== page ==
Ms. White admitted that she had always leaned toward the PC Party – a result of her upbringing, she said. But, as a journalist, she kept it under wraps. Now, she would have to keep political secrets from her reporter husband. “We both had a lot on our plates,” she said, and two young children to deal with.

Following the Clark government’s early defeat in the 1980 election, Ms. White opened her own firm, Sydney House Consultants, but remained an adviser to the party.

Brian Mulroney succeeded Mr. Clark as Tory leader and won a majority party victory in 1984. To most everyone’s surprise, Mr. Mulroney asked Mr. Clark to join his government as foreign minister. Mr. Clark agreed and promptly asked Ms. White to be his chief of staff.

“I couldn’t resist, so I said yes,” Ms. White recalled. “It was one of the smartest things I ever did.”

Indeed, she shone in the role and was able to participate in several major issues: the Canada-U.S. free-trade agreement; the Ethiopian famine; sanctions against South Africa’s apartheid government; the Air India terrorist attack and a successful trip to the Middle East.

That trip was especially significant. Seven years earlier, Mr. Clark, as the newly elected prime minister, sought to improve his international image by visiting a number of Middle East countries. It was a PR disaster: Mr. Clark’s luggage was lost, he bumped into a Jordanian soldier’s bayonet, a king kept him waiting for hours after a protocol faux pas, among other embarrassments.

Ms. White made sure there were no slip ups this time, though Mr. Clark cited one close call: When the party landed in Riyadh, Mr. Clark was met by a senior member of the Saudi royal family and escorted to the limousine that would take him to his hotel. Ms. White was directed to a vehicle at the back of the motorcade. “Without saying a word, she calmly strode to my car and got in with me,” Mr. Clark said, laughing at the memory. The Saudis could do nothing.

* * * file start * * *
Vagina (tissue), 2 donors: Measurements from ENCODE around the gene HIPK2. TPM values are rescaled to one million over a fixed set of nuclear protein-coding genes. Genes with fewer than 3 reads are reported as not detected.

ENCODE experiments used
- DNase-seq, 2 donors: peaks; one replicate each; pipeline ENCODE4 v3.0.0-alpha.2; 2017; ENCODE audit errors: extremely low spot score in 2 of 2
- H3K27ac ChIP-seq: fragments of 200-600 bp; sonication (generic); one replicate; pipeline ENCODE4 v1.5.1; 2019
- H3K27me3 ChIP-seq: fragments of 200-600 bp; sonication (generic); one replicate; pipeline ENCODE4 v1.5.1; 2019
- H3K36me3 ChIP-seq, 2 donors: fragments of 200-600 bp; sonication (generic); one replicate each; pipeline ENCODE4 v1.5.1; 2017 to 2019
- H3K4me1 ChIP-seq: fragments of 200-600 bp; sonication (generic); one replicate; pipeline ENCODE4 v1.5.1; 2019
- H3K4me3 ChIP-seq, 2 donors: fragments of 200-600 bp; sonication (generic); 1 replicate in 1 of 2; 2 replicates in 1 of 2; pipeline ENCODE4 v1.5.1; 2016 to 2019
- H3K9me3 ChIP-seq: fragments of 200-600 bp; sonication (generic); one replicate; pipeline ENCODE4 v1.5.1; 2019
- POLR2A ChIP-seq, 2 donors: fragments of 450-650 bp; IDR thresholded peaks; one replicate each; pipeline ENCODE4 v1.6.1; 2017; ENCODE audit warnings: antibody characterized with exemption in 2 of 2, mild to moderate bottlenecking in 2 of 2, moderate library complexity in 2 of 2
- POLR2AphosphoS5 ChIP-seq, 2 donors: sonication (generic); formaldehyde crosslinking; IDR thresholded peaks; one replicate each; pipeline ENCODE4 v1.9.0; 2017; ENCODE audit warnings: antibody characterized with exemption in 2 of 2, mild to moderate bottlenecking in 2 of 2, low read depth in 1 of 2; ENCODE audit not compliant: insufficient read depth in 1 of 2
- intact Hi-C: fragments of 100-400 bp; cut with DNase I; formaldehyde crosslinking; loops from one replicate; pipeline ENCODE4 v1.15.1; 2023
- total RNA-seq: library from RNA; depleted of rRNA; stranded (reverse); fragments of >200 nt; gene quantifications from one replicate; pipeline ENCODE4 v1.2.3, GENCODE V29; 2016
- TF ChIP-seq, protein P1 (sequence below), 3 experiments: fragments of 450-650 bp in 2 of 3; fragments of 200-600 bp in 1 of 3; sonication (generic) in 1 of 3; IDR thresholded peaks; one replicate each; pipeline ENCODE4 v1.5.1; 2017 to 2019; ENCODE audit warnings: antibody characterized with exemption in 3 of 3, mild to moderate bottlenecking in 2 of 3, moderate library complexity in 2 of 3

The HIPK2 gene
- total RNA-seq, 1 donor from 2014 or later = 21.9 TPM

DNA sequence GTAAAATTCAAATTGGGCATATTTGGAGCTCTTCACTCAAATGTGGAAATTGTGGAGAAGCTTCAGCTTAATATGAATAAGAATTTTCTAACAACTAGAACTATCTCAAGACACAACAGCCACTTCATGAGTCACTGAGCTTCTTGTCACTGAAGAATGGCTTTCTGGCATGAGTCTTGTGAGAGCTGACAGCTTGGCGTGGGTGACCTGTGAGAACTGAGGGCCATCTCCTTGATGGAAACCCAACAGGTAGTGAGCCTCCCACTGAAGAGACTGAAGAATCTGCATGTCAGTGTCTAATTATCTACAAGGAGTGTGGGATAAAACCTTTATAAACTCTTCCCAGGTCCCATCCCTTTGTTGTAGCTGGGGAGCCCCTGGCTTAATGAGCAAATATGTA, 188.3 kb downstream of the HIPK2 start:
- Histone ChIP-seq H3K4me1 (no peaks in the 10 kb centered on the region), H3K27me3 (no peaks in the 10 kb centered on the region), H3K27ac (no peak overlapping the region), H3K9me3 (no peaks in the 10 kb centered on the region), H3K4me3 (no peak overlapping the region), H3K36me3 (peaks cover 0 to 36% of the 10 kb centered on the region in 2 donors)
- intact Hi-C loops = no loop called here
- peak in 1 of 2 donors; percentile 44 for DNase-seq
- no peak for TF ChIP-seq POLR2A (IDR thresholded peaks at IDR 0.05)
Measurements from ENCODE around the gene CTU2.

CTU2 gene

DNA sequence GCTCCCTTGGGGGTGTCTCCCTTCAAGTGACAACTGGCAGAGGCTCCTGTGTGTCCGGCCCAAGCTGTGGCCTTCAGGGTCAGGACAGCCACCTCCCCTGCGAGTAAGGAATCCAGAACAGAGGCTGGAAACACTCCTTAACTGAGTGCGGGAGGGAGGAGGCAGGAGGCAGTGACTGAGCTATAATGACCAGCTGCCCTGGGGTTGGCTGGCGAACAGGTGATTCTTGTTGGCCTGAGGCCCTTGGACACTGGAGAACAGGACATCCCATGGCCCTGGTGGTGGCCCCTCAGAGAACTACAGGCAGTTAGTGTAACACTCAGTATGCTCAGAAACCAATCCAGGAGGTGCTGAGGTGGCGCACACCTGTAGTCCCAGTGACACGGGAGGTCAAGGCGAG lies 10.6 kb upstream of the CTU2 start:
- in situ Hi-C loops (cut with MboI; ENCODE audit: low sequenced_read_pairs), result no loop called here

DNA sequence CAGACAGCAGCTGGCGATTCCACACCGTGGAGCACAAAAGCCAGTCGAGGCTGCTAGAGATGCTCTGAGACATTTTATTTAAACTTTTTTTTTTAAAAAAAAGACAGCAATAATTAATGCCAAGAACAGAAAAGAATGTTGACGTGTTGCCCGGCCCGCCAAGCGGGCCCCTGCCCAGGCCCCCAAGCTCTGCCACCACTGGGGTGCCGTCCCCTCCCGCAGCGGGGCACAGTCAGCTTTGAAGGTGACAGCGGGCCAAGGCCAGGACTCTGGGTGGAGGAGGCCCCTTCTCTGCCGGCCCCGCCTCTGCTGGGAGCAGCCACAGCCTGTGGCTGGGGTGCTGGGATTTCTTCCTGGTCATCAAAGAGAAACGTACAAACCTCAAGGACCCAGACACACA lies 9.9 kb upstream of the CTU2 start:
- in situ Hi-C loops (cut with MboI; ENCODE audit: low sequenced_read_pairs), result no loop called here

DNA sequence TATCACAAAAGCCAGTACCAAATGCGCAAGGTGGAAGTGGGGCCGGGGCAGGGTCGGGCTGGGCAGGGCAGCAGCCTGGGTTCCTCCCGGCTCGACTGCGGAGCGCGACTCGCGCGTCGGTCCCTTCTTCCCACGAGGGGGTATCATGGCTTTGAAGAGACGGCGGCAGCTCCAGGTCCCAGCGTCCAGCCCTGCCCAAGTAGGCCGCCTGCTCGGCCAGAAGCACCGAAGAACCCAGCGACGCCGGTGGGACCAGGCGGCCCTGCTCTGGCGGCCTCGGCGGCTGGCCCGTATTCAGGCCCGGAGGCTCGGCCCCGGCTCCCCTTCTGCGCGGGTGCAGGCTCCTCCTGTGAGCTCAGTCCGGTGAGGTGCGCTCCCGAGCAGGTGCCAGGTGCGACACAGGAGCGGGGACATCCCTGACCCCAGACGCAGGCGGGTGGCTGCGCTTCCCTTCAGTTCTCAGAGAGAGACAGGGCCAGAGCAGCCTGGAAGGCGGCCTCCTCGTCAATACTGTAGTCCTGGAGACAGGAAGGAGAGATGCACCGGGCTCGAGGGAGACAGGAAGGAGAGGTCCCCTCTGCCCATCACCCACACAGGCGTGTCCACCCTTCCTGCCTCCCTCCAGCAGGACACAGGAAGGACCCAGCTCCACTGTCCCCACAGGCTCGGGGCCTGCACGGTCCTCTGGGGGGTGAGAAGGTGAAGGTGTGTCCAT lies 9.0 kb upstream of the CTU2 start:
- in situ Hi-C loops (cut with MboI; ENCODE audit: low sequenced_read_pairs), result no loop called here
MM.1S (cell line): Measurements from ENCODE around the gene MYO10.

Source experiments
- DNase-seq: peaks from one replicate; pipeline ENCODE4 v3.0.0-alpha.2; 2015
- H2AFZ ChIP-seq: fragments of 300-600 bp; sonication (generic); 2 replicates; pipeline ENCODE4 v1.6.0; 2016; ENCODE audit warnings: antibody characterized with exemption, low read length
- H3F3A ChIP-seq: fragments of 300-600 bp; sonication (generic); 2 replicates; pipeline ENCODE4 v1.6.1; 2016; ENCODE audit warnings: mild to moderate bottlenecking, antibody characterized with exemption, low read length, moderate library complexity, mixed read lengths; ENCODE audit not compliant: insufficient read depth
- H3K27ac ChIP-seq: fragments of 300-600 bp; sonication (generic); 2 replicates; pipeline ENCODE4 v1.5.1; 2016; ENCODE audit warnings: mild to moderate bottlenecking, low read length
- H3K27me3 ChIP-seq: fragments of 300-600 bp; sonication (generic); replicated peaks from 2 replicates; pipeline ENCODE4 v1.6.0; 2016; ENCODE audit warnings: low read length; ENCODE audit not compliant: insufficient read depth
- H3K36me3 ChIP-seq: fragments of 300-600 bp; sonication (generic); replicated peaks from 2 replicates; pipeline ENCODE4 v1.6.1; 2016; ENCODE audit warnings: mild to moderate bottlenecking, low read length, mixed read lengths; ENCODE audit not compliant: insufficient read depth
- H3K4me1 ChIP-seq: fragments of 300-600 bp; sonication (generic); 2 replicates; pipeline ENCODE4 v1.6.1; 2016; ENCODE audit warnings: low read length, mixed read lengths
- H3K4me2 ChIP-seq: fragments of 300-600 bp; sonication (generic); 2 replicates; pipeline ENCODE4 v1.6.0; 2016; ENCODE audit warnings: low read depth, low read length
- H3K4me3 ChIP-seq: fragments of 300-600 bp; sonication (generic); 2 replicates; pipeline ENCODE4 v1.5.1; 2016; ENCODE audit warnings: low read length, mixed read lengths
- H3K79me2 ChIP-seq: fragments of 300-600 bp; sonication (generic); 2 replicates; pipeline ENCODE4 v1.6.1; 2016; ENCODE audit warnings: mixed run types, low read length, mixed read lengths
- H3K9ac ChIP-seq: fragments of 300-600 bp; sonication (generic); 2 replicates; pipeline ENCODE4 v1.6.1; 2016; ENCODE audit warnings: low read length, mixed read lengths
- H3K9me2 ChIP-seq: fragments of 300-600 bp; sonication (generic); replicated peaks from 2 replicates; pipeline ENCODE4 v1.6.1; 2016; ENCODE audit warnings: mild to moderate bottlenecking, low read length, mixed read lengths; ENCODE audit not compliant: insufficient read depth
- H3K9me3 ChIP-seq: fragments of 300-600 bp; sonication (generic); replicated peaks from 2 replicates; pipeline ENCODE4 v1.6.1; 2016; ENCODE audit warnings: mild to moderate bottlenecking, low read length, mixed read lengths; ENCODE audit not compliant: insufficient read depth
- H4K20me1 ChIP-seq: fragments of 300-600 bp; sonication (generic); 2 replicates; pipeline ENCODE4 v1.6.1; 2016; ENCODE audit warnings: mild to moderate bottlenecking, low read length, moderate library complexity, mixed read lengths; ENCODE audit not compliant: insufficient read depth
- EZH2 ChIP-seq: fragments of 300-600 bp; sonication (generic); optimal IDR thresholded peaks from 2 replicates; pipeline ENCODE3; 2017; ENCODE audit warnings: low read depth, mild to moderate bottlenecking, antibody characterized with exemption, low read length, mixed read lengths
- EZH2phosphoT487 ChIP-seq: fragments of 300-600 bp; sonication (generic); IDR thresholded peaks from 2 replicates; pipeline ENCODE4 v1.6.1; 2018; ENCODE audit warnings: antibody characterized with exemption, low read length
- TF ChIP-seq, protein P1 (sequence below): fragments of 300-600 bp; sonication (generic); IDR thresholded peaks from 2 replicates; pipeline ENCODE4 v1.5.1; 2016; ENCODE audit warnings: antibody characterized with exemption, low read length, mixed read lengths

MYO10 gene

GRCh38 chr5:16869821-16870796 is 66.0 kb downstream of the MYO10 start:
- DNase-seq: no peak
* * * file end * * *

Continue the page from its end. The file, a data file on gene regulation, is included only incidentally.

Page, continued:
“Jodi was cool under fire,” he said.

Governing and politics are messy businesses, Mr. Clark noted. But when history examines these times “Jodi will be among those people whose reputation was never besmirched.”

Following the election of 1988 – another Mulroney majority – Ms. White stepped back from politics and joined Mr. Neville in establishing a successful consulting company known as the Neville Group.

She also increased the time she spent volunteering for non-profit organizations including the National Theatre School in Montreal, where she would become chair of the board, Ottawa General Hospital (vice-chair) and Bishop’s University in Sherbrooke, Que.

She was lured back to politics in 1993 when Mr. Mulroney, then prime minister, announced he was retiring and Jean Charest, the MP from Sherbrooke, asked her to run his campaign for the leadership of the PC Party. He was a long shot, but lost only narrowly to Kim Campbell, who became Canada’s first female prime minister. In a surprise move, Ms. Campbell asked Ms. White to be her chief of staff, the first woman to hold that post as well. It would not last long, as the PCs could not make up the ground Mr. Mulroney had lost in his second term and were defeated badly in the coming election.

It was during that campaign that Jodi had her “toughest day in politics.” Desperate to pick up votes, the campaign rolled out a series of attack ads focused on Liberal leader Jean Chrétien, one of which played on his facial deformity. There was widespread outrage and Ms. White, who had not seen the ad in advance, ordered it killed. Ms. Campbell directed that the remaining ads not be shown.

It was time for a shift and Ms. White welcomed an offer from Imasco, owner of Imperial Tobacco, Canada Trust and Shoppers Drug Mart, to be vice-president of corporate affairs from 1994 to 2000. That did not prevent her from managing the PC Party’s 1997 election campaign under Mr. Charest, who had inherited the leadership from Ms. Campbell. Ms. White guided the party back from the edge of oblivion (only two MPs) garnering 10 times as many seats, mostly in Atlantic Canada and Quebec.